I'm not sure why, but it is always autumn and not spring, September and not January, Fridays and not Mondays that always feel like the start of something good. I think it's probably because I'm easily discouraged by Great Gains and Grand Plans. I've almost never completed anything I started on time, and if I did, I most likely did it at the last minute. I've been learning about the Enneagram lately and the nemesis of the 9 (the Peacemaker) is sloth. It is like reading all my worst fears about myself. And also realizing some areas the Spirit will always be at aggressive work in my life.
The fall, though, is always a good time for me to reflect on what did not work last year, what might work this year, to recalibrate our menus, our schedules, and our goals. I've found if I do this on January 1, when everyone else is, my extreme aversion to competition kicks in and I run to the back of the line as quickly as possible so as not to win (and so secure a certain loss).
I thought a lot this past summer about the various means of communication available to our modern western world. I do try, as much as possible, to push back modernization and technology in my own life, but try as I might, communication is one place that will not be stopped. There are seventy seven inboxes, one hundred apps wanting to notify me of everything, and if I'm not careful, I can feel pressured to succumb to the way one person uses a particular form of technology even if it's not my preferred way.
So this fall, in my ever-increasing desire to press away from the tyranny of the urgent, I wanted to revisit or remake some intentions regarding communication. If I don't set my own expectations, I cannot expect to either meet them or recalibrate them if need be, or communicate them either. These are my principles. Feel free to use them for yourself if you'd like. I would encourage all of us to not come at these things neutrally. They want to eat us alive, we must rule over them.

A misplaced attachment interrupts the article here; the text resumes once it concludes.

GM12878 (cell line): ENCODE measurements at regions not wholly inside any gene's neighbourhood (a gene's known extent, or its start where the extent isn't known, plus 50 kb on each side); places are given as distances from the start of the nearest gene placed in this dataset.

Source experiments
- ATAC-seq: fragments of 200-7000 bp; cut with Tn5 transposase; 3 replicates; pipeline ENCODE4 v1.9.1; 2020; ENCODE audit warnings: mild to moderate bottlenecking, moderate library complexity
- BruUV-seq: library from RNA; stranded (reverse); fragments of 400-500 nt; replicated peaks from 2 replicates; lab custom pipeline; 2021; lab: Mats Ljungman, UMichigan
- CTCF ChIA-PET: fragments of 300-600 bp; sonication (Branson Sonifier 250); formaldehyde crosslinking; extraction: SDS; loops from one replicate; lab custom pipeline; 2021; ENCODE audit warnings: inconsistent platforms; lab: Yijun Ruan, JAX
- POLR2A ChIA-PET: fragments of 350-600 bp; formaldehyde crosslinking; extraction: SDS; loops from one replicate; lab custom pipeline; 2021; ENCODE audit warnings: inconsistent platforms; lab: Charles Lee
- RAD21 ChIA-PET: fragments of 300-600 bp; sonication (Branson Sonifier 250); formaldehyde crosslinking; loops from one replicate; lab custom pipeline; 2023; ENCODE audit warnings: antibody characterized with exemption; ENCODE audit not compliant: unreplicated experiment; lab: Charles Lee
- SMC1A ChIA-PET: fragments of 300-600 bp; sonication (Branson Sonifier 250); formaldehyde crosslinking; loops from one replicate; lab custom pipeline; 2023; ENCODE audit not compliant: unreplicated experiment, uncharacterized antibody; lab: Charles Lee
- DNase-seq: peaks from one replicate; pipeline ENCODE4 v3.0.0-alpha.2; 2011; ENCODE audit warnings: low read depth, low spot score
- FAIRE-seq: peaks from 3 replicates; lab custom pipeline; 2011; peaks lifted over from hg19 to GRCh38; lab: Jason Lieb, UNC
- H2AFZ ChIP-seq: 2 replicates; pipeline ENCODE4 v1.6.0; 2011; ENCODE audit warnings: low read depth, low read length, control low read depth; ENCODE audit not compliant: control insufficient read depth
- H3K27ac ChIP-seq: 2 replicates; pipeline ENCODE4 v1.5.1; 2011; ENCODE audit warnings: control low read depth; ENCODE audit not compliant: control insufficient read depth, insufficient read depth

1. I do not reinforce the belief in my own life that I am the answer to anyone's problems, have the answers to everyone's problems, or that my input into anyone's situation will make or break them or their situation.
2. I let most things wait because the Spirit is a better counselor than I am.
3. I am not anyone's best source for counsel, correction, insight, or direction.
4. I do not respond to almost anything immediately.
5. I do not have notifications enabled for any app.
6. I keep my phone on silent except for Nate.
7. Reading news and views does not help me worship or trust God more.
8. I am responsible to be faithful first to my own life, home, marriage, local church, and community.
9. I will never deal with personal conflict over any kind of written message (text, FB, email, etc.).
. . .
Here's how I endeavor to use these tools in my life:
Email. Email is work and I only use it during working hours, and only if it doesn't impede on other writing I'm supposed to be doing. Because my work is mostly writing, I don't write long emails.